In contrast, modern large-scale mining represents one of the most highly capitalised commercial activities with an extremely low ratio of number of employees to dollar invested. Hence, when considering the socio-economic worth of resource extraction the industry tends to emphasise its economic multiplier effect such as benefits to contractors and suppliers.
So how then does modern mining fit with the Ethiopian social and economic agenda particularly given the pressing need to provide jobs for a growing population?
“One of the areas we are focussing on is growing the local industrial minerals sector. Currently our team is researching ways to develop an Ethiopian bentonite industry” explains Dr Girma, Director Research & Development Ethiopian Ministry of Mines. “The Ethiopian Geological Survey first identified bentonite deposits in the Afar region in 1985 and we would like to see thriving local industries created from developing these deposits.”
Nascent but Promising Sector
In 2006 the British Geological Survey examined the potential of industrial minerals in Ethiopia under a World Bank funded ‘Energy Access Project’. It recommended developing industrial minerals to ‘help the Ethiopian government realise its aim of alleviating poverty by serving as an engine of growth.’
“All our bentonite is currently imported so there is certainly room for growing a domestic industry” says Dr Girma, “One issue is trying to put a dollar figure on imports as bentonite is usually treated and sold as branded product such as ‘Fullers Earth’ or simply ‘drilling mud’ for example.”
Senior Research Geologist Wondafrash Mammo has crunched the numbers and estimates the value of imports of bentonite products of around 14 million Ethiopian birr per annum (US$700,000). He says “Probably 90% of imports of bentonite are used in edible oil processing, mainly for decolorizing, although smaller amounts are used in well-drilling, for wine clarification, and possibly iron foundry use. Currently there are numerous small-scale edible oil producers who do not bleach their products, but talk of new regulations may change this and lead to an increase in demand for bleaching-grade bentonite.”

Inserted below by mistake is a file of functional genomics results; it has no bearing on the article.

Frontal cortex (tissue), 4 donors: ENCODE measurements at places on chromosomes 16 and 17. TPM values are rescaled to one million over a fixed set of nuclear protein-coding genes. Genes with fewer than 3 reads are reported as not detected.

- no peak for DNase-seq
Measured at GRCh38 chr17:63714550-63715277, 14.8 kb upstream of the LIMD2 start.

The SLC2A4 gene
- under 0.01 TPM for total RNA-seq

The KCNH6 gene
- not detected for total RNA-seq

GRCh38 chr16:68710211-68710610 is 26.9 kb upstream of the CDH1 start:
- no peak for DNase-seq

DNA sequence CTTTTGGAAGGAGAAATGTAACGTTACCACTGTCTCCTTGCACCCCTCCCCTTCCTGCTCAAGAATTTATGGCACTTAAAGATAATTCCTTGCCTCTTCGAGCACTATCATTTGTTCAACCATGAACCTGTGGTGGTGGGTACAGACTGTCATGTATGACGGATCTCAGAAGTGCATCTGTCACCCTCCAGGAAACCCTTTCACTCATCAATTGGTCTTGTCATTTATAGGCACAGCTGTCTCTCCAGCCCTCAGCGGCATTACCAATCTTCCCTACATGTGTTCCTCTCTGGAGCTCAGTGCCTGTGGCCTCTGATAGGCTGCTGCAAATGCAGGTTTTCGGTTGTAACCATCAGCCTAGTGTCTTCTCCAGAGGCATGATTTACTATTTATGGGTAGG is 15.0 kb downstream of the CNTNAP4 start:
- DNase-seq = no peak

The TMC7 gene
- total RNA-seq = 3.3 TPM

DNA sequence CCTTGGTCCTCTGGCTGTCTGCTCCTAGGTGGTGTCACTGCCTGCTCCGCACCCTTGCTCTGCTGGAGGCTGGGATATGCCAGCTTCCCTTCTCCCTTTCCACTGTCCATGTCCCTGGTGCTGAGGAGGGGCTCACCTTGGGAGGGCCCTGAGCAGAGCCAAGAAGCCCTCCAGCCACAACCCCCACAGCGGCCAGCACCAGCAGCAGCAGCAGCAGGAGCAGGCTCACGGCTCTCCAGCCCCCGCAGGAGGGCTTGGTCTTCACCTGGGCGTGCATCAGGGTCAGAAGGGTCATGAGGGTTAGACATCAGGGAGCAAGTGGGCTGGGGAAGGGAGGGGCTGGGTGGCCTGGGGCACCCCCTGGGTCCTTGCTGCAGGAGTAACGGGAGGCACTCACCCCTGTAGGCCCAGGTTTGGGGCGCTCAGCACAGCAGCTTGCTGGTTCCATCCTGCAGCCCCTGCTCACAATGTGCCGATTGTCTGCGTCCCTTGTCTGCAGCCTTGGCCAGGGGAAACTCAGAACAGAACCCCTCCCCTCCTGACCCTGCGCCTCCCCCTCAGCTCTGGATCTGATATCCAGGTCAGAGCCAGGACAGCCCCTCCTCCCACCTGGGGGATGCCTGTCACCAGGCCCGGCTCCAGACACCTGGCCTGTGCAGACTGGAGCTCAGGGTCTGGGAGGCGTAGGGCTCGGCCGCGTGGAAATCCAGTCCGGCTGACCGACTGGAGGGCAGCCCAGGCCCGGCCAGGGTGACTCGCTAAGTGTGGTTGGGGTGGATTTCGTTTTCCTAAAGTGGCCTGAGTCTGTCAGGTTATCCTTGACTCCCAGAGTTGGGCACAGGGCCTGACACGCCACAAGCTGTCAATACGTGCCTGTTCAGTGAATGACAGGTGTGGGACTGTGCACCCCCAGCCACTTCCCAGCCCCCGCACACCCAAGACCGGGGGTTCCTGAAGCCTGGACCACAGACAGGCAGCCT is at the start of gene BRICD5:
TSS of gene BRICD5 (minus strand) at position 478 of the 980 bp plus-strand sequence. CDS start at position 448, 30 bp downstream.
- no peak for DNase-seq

The most important bentonite clay resources are located in the Afar region, as they are easily accessible from the main road connecting the capital city Addis Ababa to neighbouring Djibouti. Junior Research Geologist, Chala Dida, has been charged with obtaining more samples of bentonite for further testing by the Ministry. He reckons Afar is hot, “Coming down off the highlands it’s arid too, people do not farm there, they are mainly pastoralists who move their herds around. It can be a harsh place. We are working with the Afar Regional Government and local Woredas [local-level government] to investigate the economic feasibility of their bentonite deposits. If we do this right we not only substitute imports, which is good for Ethiopia but also create jobs and infrastructure for local people in the region far from Addis.”
Dr Girma elaborates further, “We face many questions in trying to make a new industry but we are learning at each point. We are presently working with potential investors. We have tested the deposits for foundry use and found some are suitable. Now we have questions over what treatments and beneficiation is needed to make a product to the specific needs of different users. But for us each problem becomes a research question that we try to make a project for a PhD student or other researchers at one of our universities. In this way, many Ethiopians can be involved, in various ways and learn and be part of establishing an industry.”
Further testing of the physical and chemical properties in certified laboratories is needed. “This is something we are struggling with at the moment” says Wondafrash. “If we want to use bentonite for consumer products like filtering wine, however, we need to meet international health standards. We will need help from certified laboratories for toxicity testing for example, particularly for pharmaceutical use. For this we probably need to send samples to overseas laboratories.”
Maximising local opportunity along the whole bentonite supply chain is a clear goal. On offer is a locally supplied product that will offset imports and enhance current businesses as well as spark new opportunities. For example, Afar bentonite samples have been delivered to an Addis Ababa youth cooperative that engages young men in wood work and making metal parts in their foundry. Trials have found the quality of the sand moulds that are made to hold and shape the molten metal is greatly enhanced once bentonite is added. With further testing and refining techniques, finer or more elaborate products could be made.
As Dr Girma explains, “At this stage we are concentrating on low cost treatments for bentonite. We need to find methods that don’t cost a lot of money so we can show that through a simple approach you can be transformative.”
The next step is to seek-out laboratories capable of advance chemical and physical testing of the Afar samples and source expert advice on relevant beneficiation techniques applicable to the different types of bentonite. Through these on-going efforts to develop industrial minerals the Ministry hopes to stimulate a sustainable local industry and create jobs for the emerging youthful population.
Special thanks to Dr Girma Woldetensae, Ato Wondafrash Mammo, and Ato Chala Dida from the Research and Development Directorate, Ethiopian Ministry of Mines for participating in producing this article and explaining their current research program on bentonite.